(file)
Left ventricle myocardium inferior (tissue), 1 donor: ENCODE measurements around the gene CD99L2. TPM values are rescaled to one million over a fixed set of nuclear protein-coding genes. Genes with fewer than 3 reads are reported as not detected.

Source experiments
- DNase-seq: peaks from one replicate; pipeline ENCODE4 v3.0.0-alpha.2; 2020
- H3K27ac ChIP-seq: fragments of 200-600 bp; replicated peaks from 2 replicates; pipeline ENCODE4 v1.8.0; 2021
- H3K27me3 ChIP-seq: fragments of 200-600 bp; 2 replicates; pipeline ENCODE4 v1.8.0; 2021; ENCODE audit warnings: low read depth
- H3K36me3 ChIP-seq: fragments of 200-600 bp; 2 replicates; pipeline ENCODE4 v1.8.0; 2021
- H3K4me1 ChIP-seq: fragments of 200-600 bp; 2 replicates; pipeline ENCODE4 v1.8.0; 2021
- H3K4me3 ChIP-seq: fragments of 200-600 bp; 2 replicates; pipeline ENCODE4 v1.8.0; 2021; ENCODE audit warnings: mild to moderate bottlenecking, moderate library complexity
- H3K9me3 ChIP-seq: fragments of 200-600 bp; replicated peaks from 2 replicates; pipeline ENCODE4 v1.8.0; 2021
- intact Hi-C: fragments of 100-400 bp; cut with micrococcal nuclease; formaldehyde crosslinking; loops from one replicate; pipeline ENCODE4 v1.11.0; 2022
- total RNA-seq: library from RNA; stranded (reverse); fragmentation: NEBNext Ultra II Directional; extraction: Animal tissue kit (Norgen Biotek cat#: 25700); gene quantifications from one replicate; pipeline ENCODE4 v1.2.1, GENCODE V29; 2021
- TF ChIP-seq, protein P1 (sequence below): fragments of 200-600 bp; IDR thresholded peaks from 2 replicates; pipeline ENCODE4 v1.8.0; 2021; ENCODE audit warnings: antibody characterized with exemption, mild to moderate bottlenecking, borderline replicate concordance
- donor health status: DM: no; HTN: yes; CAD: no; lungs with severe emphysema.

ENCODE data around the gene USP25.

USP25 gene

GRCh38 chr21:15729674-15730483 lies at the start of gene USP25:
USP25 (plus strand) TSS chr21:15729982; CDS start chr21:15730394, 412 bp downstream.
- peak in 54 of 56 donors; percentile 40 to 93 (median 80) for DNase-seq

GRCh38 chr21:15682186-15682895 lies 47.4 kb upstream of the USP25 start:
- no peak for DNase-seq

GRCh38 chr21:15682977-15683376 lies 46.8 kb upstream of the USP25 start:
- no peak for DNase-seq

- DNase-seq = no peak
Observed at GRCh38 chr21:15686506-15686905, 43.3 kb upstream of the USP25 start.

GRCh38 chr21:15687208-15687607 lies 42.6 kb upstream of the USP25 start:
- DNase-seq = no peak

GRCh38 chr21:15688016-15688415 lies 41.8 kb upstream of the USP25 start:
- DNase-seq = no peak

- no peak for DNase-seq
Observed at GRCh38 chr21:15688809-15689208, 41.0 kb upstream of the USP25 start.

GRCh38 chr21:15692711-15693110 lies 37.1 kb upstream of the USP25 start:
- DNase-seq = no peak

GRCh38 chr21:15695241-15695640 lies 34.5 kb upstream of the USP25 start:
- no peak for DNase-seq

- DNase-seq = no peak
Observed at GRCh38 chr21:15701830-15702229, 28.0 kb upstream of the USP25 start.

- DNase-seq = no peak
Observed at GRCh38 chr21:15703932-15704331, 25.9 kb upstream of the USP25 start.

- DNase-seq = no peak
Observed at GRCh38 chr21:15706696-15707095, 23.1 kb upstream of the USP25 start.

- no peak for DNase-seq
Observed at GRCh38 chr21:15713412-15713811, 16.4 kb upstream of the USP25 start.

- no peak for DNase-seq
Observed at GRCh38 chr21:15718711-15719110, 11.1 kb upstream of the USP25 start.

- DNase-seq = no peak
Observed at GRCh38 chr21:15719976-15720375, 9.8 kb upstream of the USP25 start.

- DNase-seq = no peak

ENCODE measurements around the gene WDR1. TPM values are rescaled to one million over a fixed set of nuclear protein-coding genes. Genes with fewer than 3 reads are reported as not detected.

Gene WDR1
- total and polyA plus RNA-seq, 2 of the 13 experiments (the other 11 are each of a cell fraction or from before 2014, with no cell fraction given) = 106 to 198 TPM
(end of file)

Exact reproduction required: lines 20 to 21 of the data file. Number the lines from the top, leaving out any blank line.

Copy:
- no peak for DNase-seq

GRCh38 chr21:15682977-15683376 lies 46.8 kb upstream of the USP25 start: